In all other descriptors, whenever there is a need for providing a string (device name, url for further information, etc.), an index into string descriptor is given. For eg. iManufacturer field of device descriptor refers to manufacturer string. This field is not a string, instead this string gives an integer which refers to string descriptor where the string is stored. For example to get manufacturer name, we will have to fetch DeviceDescriptor->iManufacturerth string descriptor. The string descriptor 0 occupies a special positing among all the string descriptors. It stores a list of all language IDs. For eg. if you would like to know if a USB device has strings for English (US) language, the language ID for which is 0x0409, you will have to fetch string descriptor 0, and check if 0x0409 is their in the list of IDs.
Common USB descriptor

This is not a descriptor present in a USB device per say, but is the data structure which represents the common fields that all USB descriptors may have. In windows this structure is called USB_COMMON_DESCRIPTOR (usbspec.h), but using a structure provided by OS API is not necessary, as the definition is given by USB spec, hence you can define the structure on your own.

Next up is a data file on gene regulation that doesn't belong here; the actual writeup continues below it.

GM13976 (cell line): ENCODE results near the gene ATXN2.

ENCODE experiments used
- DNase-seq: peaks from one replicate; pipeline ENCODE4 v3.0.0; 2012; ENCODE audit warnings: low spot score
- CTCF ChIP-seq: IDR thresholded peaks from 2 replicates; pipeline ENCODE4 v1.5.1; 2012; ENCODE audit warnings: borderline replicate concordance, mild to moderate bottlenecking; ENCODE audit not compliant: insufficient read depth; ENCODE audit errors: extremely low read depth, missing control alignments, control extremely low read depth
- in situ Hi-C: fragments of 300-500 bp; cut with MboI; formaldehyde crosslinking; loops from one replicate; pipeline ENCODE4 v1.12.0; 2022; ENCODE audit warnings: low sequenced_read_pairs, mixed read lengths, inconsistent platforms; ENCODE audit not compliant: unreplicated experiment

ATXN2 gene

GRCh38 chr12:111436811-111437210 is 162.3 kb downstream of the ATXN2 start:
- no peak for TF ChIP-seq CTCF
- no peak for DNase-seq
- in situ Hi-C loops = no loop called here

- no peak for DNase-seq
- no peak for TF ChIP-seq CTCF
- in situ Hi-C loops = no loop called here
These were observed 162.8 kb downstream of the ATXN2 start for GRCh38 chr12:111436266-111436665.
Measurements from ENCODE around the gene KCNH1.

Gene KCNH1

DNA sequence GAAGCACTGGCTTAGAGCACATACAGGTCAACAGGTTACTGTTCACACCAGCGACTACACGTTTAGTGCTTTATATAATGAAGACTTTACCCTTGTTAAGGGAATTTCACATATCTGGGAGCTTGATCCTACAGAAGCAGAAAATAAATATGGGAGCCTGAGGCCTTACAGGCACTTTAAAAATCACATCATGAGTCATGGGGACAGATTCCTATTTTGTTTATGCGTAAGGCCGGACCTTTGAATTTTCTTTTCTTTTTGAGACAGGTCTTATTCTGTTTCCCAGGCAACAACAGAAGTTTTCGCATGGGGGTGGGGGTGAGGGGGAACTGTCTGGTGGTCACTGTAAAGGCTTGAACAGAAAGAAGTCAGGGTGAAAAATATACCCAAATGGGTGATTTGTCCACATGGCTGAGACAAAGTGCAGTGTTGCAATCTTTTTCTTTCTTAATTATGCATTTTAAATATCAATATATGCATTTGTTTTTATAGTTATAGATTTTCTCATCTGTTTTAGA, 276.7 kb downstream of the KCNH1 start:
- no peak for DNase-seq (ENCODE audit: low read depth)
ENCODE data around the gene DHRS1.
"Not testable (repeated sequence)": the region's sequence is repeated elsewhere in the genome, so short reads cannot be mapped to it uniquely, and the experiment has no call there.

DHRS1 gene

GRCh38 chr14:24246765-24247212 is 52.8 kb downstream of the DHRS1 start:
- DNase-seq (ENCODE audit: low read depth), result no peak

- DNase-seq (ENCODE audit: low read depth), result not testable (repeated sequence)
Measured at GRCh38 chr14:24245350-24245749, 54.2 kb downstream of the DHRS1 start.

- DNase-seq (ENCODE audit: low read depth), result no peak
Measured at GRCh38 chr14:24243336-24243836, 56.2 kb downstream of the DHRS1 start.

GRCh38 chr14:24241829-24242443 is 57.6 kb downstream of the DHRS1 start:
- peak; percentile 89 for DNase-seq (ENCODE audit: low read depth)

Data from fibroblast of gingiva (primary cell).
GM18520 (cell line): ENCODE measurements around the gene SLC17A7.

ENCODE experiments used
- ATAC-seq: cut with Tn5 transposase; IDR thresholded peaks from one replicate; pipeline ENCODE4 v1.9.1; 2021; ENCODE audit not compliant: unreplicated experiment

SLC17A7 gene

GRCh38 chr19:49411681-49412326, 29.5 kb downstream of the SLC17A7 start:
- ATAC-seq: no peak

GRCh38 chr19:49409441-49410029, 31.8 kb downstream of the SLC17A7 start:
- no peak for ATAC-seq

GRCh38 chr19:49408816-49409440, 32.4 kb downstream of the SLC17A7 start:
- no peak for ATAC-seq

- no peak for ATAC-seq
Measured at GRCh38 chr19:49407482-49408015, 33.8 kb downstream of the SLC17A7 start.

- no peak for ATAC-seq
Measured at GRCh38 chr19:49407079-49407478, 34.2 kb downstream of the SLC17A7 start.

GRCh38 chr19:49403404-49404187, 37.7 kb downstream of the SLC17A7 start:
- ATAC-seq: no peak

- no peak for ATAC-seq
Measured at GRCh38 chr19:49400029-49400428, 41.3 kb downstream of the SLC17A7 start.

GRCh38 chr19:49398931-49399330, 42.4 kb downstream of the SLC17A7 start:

Common USB descriptor
Common USB descriptor
This can be used to iterate over descriptors without going into details of each descriptor. For eg. if we are only interested in knowing about device descriptor in a list of USB descriptors provided to us, we can iterate through all descriptors using this common data structure, and check bDescriptorType for each. Device descriptor will have the field bDescriptorType set to 0x01.

IOCTLs - Input/Output control

Like system calls IOCTLs are also a way to request an operation from OS kernel. However while system calls are implemented by an OS, IOCTLs are specific to devices, and handled by the corresponding device drivers. Thus while system calls remain static for a system, IOCTL for a device can change with a newer driver, and will be different for different devices. In Linux a device driver exposes a file in /dev file system. An applications opens a handle to this device, and requests ioctl using ioctl() system call. In Windows an application first finds the device path (don't confuse it with device instance path shown in device manager). It then obtains a handle using CreateFile(), and requests ioctl using DeviceIoControl() function. Let's say tomorrow a new USB device comes which has a driver only provided by the vendor. How does an application in the user space now communicate with the device? As you might have guessed, the vendor must provide a set of IOCTLs which the application can use.


  1. A more comprehensive list of language ID can be found in the following document - Link.
  2. USB in a nutshell has a ton of information written in a very accessible manner (in terms of difficulty to read). The following page on the site talks about USB descriptors - Link.